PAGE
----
Kept indoors, children prove handful, accidents and injuries rise

The Covid pandemic has forced children indoors for a long time now.

Published: 12th August 2021 04:23 AM  |   Last Updated: 12th August 2021 04:23 AM   |  A+A-

For representational purposes

Express News Service

KOCHI: The Covid pandemic has forced children indoors for a long time now. And parents are having a tough time controlling hyperactive kids at home. Since their ‘playground’ has shifted indoors, the risk of accidents leading to injuries has risen too. A Kochi hospital has reported instances of around 10 children seeking treatment recently for eye-injuries.Doctors advise parents to keep an eye on children to avoid mishaps.“Eye injuries are grave. They can leave children with far-reaching consequences,” says Dr Ani Sreedhar, ophthalmologist and senior oculoplastic surgeon, Little Flower Hospital, Angamaly.

“Over the past few months, we have received a few cases of rare eye injuries that were caused while children were playing near hanging cribs. Their handles are sharp and extremely dangerous. Therefore, parents must be extra careful while letting children play near the cribs. While playing, children often don’t realise the risks and end up injuring, especially, their eyelids. In the cases we received, the cornea, fortunately, was not damaged. If it gets affected, then the entire vision will be compromised.”  Children below the age of 10 are mainly the victims. In one such incident, a seven-year-old from Ernakulam was jumping onto the bed from the side when the handle hit him on the eyelid. Physical inactivity and continuous sitting in a particular posture for long can cause hyperactivity among young children, which may lead to injuries.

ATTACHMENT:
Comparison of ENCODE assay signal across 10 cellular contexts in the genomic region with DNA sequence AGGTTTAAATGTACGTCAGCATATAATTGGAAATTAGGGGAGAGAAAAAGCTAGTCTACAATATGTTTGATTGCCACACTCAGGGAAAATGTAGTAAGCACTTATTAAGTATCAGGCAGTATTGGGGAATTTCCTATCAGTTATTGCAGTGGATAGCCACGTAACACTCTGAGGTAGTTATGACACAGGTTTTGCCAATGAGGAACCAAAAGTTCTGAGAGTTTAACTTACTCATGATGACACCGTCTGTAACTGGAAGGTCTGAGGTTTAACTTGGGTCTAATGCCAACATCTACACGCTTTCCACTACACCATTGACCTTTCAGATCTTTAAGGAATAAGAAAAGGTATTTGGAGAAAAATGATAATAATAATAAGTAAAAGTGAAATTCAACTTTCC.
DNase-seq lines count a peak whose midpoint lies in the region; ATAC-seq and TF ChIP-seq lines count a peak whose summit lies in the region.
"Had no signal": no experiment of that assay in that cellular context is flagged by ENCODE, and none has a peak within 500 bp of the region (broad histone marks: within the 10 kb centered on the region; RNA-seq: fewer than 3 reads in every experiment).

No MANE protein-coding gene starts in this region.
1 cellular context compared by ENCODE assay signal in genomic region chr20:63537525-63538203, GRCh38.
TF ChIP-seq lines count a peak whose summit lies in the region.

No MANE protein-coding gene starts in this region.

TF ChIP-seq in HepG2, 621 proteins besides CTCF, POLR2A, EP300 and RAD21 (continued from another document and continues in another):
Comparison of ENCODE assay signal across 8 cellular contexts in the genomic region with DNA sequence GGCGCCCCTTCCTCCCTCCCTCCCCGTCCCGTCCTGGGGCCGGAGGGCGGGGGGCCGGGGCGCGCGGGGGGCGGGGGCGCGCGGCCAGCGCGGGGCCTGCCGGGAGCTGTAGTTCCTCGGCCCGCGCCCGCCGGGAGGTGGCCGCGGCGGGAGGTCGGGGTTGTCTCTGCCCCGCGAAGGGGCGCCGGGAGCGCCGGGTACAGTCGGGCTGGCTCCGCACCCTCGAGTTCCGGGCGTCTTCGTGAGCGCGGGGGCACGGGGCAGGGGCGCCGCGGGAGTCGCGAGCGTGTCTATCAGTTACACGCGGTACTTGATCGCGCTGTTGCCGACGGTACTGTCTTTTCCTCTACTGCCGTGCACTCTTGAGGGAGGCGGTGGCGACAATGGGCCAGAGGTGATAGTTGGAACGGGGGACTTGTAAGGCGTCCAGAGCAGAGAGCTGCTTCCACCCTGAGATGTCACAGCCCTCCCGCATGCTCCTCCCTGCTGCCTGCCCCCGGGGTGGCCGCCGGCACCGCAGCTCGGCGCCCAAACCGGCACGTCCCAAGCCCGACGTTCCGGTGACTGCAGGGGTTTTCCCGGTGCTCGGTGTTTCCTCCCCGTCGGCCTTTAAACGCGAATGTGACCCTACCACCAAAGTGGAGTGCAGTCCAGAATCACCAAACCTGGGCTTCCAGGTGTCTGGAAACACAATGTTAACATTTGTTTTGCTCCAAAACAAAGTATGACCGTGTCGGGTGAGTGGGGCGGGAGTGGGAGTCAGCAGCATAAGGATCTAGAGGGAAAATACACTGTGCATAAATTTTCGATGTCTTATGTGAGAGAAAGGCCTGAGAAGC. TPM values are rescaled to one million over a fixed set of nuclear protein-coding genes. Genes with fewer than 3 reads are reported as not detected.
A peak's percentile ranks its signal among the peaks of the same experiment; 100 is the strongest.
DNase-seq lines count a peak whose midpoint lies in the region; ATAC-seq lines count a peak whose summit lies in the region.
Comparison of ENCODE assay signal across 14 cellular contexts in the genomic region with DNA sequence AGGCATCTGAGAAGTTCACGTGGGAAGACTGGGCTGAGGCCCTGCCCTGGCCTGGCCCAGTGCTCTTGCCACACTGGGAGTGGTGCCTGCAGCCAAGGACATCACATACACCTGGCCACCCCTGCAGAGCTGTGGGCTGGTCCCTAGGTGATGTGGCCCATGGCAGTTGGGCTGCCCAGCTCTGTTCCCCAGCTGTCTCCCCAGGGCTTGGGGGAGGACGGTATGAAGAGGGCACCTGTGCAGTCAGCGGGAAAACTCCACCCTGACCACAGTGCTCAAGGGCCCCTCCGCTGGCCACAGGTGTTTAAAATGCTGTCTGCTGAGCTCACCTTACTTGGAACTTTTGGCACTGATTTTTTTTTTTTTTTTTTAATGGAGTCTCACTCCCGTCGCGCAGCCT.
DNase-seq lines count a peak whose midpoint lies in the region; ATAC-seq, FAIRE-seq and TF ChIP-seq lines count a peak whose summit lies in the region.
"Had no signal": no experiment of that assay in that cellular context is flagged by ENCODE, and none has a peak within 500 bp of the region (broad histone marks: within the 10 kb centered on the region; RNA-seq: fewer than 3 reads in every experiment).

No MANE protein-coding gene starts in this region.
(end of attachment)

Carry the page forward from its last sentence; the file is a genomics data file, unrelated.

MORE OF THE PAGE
“One of the ways to overcome hyperactivity is by exercising aggressively at least twice a day. But due to the pandemic, children are now sitting in front of the digital equipment for a long time and they cannot go out and engage in physical exercise. This affects hyperactive kids and can lead to a lack of focus, inadvertent behaviour and physical fights with others at home resulting in injuries,” says Dr Arun B Nair, psychiatrist at the Thiruvananthapuram Medical College Hospital. He says small children, especially, require physical exercise for at least two hours per day.

“Since it is difficult to take children to the playground, some arrangement should be made for engaging in physical activity that is continuous and vigorous, and preferably with light sunlight. Cycling and playing games are some of the solutions. Disruption of sleep among children is another problem that will affect their concentration,” Dr Arun says.


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